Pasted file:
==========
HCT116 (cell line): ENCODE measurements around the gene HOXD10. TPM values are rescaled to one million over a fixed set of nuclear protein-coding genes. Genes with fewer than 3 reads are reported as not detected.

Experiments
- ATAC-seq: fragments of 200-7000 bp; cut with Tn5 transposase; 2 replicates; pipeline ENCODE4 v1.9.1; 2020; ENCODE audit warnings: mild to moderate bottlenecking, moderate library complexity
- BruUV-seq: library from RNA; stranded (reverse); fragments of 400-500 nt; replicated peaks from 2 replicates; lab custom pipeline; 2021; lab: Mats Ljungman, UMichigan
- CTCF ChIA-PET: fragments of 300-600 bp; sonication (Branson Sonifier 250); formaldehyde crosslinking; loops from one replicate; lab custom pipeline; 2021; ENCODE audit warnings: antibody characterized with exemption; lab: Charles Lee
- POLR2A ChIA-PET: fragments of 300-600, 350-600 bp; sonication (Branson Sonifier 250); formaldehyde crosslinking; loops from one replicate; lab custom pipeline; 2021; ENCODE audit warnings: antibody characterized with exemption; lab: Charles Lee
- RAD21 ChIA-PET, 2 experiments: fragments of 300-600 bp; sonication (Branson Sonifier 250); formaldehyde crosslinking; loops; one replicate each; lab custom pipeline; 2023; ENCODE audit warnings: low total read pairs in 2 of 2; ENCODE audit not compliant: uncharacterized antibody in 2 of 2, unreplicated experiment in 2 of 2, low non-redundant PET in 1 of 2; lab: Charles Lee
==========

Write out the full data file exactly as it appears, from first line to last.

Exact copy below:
HCT116 (cell line): ENCODE measurements around the gene HOXD10. TPM values are rescaled to one million over a fixed set of nuclear protein-coding genes. Genes with fewer than 3 reads are reported as not detected.

Experiments
- ATAC-seq: fragments of 200-7000 bp; cut with Tn5 transposase; 2 replicates; pipeline ENCODE4 v1.9.1; 2020; ENCODE audit warnings: mild to moderate bottlenecking, moderate library complexity
- BruUV-seq: library from RNA; stranded (reverse); fragments of 400-500 nt; replicated peaks from 2 replicates; lab custom pipeline; 2021; lab: Mats Ljungman, UMichigan
- CTCF ChIA-PET: fragments of 300-600 bp; sonication (Branson Sonifier 250); formaldehyde crosslinking; loops from one replicate; lab custom pipeline; 2021; ENCODE audit warnings: antibody characterized with exemption; lab: Charles Lee
- POLR2A ChIA-PET: fragments of 300-600, 350-600 bp; sonication (Branson Sonifier 250); formaldehyde crosslinking; loops from one replicate; lab custom pipeline; 2021; ENCODE audit warnings: antibody characterized with exemption; lab: Charles Lee
- RAD21 ChIA-PET, 2 experiments: fragments of 300-600 bp; sonication (Branson Sonifier 250); formaldehyde crosslinking; loops; one replicate each; lab custom pipeline; 2023; ENCODE audit warnings: low total read pairs in 2 of 2; ENCODE audit not compliant: uncharacterized antibody in 2 of 2, unreplicated experiment in 2 of 2, low non-redundant PET in 1 of 2; lab: Charles Lee